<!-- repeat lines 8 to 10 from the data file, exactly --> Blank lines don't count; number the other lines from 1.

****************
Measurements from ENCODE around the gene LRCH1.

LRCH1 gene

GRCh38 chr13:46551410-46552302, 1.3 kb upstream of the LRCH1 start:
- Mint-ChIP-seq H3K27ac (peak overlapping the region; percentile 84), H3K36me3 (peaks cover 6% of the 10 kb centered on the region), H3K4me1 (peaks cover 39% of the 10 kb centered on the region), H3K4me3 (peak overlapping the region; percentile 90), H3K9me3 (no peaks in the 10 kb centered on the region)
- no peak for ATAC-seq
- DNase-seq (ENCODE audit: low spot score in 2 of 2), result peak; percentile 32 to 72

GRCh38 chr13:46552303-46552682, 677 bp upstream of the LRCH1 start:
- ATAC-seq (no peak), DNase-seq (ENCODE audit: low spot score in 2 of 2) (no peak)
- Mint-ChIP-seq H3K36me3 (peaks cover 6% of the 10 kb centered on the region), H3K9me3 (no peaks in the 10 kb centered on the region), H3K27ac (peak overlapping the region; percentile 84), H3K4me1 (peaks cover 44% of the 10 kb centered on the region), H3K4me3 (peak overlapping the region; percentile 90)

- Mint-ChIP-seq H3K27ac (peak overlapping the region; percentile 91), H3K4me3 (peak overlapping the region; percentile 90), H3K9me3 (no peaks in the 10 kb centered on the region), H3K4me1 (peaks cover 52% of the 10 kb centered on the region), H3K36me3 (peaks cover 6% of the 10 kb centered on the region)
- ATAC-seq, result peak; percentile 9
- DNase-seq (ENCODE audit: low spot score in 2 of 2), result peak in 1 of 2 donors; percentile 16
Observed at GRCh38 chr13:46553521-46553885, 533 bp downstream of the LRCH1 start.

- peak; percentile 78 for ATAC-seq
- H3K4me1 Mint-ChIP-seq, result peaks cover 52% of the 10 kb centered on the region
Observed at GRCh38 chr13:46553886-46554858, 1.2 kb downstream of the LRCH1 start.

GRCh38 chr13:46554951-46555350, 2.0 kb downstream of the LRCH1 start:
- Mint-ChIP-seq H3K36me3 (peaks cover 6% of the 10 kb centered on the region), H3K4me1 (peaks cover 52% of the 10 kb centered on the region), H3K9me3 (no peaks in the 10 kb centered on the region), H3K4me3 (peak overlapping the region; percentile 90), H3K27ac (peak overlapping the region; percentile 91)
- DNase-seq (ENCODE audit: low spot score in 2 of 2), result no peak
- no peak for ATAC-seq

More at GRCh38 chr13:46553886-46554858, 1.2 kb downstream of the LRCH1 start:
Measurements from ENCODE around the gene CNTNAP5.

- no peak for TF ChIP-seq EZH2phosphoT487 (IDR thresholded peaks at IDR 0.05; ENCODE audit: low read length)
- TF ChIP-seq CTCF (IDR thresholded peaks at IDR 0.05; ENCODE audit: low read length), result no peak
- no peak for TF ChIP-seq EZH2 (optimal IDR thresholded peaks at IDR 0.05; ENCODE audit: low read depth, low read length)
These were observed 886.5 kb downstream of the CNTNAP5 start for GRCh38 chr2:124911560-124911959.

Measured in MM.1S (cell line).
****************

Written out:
- ATAC-seq (no peak), DNase-seq (ENCODE audit: low spot score in 2 of 2) (no peak)
- Mint-ChIP-seq H3K36me3 (peaks cover 6% of the 10 kb centered on the region), H3K9me3 (no peaks in the 10 kb centered on the region), H3K27ac (peak overlapping the region; percentile 84), H3K4me1 (peaks cover 44% of the 10 kb centered on the region), H3K4me3 (peak overlapping the region; percentile 90)

- Mint-ChIP-seq H3K27ac (peak overlapping the region; percentile 91), H3K4me3 (peak overlapping the region; percentile 90), H3K9me3 (no peaks in the 10 kb centered on the region), H3K4me1 (peaks cover 52% of the 10 kb centered on the region), H3K36me3 (peaks cover 6% of the 10 kb centered on the region)